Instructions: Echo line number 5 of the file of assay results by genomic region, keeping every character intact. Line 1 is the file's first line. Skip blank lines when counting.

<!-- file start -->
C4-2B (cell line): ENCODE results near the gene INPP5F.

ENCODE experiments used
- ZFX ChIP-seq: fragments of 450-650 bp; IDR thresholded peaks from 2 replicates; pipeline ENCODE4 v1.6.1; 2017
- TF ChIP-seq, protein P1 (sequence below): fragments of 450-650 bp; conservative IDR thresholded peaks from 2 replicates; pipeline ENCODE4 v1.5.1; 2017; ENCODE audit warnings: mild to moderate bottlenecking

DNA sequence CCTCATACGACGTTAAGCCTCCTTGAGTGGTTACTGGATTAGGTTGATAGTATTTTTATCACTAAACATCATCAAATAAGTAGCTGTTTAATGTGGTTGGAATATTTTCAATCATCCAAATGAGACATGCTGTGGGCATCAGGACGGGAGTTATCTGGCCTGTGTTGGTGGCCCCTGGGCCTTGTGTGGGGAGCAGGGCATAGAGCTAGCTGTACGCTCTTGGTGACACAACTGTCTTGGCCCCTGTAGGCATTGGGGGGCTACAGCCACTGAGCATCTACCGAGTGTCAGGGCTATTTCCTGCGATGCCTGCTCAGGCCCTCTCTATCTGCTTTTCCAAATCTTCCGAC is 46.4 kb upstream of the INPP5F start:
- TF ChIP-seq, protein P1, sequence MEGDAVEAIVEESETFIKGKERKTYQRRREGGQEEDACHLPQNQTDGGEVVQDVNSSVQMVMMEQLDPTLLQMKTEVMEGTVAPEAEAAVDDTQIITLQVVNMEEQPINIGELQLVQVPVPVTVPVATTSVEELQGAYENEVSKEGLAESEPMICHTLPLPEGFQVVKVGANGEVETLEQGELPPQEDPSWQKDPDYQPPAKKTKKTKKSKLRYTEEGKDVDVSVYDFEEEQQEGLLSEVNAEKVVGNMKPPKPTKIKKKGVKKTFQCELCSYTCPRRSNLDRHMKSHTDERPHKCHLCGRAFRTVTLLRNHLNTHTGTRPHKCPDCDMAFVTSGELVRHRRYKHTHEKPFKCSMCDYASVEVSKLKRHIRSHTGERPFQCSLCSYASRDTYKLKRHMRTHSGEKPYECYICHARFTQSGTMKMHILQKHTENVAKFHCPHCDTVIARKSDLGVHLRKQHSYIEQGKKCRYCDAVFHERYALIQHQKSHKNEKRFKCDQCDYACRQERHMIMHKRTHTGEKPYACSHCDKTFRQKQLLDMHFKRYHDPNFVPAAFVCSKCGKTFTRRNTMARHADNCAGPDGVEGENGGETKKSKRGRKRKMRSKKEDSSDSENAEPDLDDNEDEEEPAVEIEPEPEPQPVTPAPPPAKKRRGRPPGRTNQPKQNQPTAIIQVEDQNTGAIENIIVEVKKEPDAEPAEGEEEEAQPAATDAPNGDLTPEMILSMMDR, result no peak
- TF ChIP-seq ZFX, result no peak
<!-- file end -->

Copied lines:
DNA sequence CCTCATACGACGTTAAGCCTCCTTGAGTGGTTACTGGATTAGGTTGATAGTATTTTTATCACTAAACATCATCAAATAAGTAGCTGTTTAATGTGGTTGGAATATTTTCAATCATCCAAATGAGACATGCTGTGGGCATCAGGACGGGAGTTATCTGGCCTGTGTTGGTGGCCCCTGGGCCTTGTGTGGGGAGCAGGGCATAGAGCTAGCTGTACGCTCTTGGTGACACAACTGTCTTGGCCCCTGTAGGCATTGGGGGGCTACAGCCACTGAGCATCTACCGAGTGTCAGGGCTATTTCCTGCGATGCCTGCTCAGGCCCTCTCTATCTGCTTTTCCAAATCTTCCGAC is 46.4 kb upstream of the INPP5F start: